This time brickbats were hurled before the Physics of Immortality was completed. A friend invited Tipler to lecture at the Max Planck Institute in Munich when the book appeared in Germany this spring, but the invitation was rescinded at the last minute. The fax read: "Dear Frank ... some amount of speculation is stimulating, but you have gone too far--so far, in fact, the public reputation of science might suffer."

"I didn't know differential equations could be so controversial," Tipler cracks. "I wasn't going to mention God [in the lecture] even once."

Tipler predicts that intelligent life will eventually expand throughout the universe, growing to infinite intelligence with infinite knowledge by the Omega Point, the end of existence some million trillion years away. He suggests the Omega Point is the equivalent of God. As we hurtle toward this final singularity--a boundary point where space-time curves to infinity and ceases to exist--computational power will rise so high that future beings will re-create all previous beings. And we will live forever in a virtual-reality heaven.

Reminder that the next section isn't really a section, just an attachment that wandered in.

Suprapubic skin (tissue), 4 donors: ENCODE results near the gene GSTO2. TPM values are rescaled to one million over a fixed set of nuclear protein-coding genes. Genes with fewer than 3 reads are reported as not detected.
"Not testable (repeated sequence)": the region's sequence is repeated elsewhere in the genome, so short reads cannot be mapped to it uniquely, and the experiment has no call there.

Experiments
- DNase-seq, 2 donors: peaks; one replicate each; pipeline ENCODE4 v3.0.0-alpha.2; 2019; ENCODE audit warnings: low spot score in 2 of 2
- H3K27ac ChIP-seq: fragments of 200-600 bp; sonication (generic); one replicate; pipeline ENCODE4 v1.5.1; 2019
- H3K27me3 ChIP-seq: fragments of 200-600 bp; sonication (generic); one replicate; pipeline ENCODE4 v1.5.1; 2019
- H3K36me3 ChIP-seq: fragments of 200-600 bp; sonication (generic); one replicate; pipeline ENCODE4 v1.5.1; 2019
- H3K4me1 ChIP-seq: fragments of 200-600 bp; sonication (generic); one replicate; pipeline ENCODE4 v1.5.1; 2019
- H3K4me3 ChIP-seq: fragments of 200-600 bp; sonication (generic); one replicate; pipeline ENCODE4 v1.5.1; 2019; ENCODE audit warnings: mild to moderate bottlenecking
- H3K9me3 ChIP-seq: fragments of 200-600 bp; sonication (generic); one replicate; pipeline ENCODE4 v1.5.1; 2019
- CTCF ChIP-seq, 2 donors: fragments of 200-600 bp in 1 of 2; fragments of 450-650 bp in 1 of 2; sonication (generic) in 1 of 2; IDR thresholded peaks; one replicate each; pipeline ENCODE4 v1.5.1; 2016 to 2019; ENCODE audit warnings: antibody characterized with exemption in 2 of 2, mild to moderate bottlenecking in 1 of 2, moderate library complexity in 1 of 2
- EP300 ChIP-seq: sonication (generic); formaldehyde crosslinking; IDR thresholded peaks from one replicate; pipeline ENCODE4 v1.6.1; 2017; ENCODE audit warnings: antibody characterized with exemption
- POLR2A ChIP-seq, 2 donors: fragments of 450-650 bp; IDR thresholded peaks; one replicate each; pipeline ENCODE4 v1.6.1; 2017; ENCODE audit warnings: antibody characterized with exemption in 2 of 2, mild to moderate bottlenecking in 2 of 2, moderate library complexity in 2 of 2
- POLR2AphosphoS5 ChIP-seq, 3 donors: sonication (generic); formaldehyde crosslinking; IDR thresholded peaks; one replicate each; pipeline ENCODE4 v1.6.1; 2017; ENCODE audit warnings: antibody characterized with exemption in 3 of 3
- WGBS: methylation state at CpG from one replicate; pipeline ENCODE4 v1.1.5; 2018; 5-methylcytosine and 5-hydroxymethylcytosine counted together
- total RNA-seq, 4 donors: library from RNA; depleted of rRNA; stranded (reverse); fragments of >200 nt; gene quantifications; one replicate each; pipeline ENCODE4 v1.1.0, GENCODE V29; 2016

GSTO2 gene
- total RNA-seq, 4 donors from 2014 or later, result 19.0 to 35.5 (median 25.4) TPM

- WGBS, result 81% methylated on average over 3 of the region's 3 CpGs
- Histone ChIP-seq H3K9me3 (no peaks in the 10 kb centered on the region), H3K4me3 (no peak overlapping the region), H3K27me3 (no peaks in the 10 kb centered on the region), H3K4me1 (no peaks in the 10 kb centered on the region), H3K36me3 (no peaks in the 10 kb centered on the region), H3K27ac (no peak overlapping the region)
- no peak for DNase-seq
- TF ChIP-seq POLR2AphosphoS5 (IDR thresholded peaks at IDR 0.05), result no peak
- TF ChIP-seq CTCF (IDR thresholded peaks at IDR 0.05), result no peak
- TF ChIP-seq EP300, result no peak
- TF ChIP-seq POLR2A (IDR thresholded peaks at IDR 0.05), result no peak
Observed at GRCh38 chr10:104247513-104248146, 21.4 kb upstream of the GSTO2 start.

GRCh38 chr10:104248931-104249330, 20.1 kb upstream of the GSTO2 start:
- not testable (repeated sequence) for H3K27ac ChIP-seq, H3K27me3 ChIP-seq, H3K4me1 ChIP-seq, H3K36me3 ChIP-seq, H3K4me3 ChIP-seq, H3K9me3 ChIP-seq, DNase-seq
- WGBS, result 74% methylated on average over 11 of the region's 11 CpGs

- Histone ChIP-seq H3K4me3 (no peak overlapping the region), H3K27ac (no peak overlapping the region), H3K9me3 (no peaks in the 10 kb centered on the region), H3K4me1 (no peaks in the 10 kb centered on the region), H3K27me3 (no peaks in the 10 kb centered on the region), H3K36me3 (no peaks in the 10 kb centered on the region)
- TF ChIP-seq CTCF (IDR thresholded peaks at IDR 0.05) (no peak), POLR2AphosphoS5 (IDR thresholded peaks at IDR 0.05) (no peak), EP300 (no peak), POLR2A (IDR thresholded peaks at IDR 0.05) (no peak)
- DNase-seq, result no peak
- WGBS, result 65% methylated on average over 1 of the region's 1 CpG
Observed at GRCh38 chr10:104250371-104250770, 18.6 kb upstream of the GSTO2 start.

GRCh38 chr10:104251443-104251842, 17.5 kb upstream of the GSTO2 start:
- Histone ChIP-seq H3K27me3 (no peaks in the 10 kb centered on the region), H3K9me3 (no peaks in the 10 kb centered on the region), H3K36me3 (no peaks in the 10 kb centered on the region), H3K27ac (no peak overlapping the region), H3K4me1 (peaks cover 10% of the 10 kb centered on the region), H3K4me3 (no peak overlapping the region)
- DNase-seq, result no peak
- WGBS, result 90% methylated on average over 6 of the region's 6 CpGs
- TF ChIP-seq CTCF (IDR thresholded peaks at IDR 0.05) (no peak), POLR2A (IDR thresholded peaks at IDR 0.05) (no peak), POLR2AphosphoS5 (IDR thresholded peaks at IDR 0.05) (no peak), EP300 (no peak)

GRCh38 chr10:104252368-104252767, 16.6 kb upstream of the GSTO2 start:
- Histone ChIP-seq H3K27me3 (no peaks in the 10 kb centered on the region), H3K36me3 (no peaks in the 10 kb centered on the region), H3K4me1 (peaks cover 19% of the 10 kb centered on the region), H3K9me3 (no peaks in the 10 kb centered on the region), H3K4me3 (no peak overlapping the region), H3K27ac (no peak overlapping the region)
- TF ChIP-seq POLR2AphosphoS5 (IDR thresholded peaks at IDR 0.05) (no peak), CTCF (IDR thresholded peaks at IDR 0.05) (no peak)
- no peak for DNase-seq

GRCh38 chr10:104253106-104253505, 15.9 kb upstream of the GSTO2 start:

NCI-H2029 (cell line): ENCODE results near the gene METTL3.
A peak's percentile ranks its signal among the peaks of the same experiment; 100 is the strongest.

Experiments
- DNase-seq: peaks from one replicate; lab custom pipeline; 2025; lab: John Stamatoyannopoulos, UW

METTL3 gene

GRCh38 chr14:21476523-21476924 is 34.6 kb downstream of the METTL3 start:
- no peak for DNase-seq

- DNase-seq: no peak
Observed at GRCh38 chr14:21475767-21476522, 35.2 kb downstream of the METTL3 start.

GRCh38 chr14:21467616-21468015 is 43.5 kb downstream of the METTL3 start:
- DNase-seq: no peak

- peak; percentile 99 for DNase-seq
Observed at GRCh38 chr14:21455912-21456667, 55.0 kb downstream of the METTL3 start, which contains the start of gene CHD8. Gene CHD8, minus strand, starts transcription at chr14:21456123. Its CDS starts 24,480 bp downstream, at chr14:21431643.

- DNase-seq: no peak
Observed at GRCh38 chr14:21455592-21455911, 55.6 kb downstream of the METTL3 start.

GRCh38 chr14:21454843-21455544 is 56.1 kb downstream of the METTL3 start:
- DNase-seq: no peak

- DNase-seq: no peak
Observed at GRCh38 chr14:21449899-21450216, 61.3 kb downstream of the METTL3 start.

Now 47, Tipler was born and raised in Andalusia, Alabama. His first science project was a letter written in kindergarten to Werner von Braun, whose plans to launch the first earth satellite were then being publicized. Von Braun's secretary replied, regretting he had no rocket fuel for Tipler as requested. By age five, he knew he wanted to be an astrophysicist. But he's always been a polymath, reading widely across disciplines and into the history of science and theology. After graduating from MIT and the University of Maryland, he did postdoctoral work at Oxford and Berkeley, before arriving at Tulane in 1981.

I sat in on Tipler's class in global relativity and afterward talked to him in his office and at Christian's. He chose the restaurant partly for its cuisine and partly because of its name. The irony is typical of Tipler, whose idea of his work as serious fun is contagious.

--Anthony Liversidge

Omni: Are you a crackpot?